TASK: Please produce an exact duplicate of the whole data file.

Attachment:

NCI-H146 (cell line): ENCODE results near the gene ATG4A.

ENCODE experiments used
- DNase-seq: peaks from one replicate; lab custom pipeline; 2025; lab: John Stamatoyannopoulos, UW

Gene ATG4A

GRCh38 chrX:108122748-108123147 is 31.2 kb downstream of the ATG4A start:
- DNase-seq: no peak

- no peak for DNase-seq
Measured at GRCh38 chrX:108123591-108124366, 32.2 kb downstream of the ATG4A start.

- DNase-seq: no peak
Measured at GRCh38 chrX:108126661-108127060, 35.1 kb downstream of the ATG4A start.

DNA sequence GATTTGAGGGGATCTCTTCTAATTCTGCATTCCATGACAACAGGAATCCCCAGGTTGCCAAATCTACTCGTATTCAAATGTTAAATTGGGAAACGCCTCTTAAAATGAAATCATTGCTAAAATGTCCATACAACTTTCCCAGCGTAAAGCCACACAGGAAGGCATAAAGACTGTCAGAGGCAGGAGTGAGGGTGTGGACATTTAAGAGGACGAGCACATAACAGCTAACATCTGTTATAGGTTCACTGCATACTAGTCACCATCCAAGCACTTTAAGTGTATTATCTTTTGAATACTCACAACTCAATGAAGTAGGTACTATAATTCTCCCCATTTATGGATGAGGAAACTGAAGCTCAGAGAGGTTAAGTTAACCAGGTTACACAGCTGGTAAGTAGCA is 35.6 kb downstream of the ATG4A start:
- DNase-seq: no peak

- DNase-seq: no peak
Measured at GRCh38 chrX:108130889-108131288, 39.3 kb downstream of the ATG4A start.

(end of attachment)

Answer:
NCI-H146 (cell line): ENCODE results near the gene ATG4A.

ENCODE experiments used
- DNase-seq: peaks from one replicate; lab custom pipeline; 2025; lab: John Stamatoyannopoulos, UW

Gene ATG4A

GRCh38 chrX:108122748-108123147 is 31.2 kb downstream of the ATG4A start:
- DNase-seq: no peak

- no peak for DNase-seq
Measured at GRCh38 chrX:108123591-108124366, 32.2 kb downstream of the ATG4A start.

- DNase-seq: no peak
Measured at GRCh38 chrX:108126661-108127060, 35.1 kb downstream of the ATG4A start.

DNA sequence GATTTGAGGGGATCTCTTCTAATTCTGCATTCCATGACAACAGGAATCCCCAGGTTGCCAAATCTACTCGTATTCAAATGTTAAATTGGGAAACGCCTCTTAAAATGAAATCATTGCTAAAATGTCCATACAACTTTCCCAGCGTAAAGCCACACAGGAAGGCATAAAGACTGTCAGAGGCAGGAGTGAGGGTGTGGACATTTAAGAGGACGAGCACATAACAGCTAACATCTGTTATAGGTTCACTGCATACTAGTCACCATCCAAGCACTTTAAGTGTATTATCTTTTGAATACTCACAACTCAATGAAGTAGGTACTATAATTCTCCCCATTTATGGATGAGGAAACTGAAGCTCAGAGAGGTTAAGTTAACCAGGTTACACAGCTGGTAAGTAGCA is 35.6 kb downstream of the ATG4A start:
- DNase-seq: no peak

- DNase-seq: no peak
Measured at GRCh38 chrX:108130889-108131288, 39.3 kb downstream of the ATG4A start.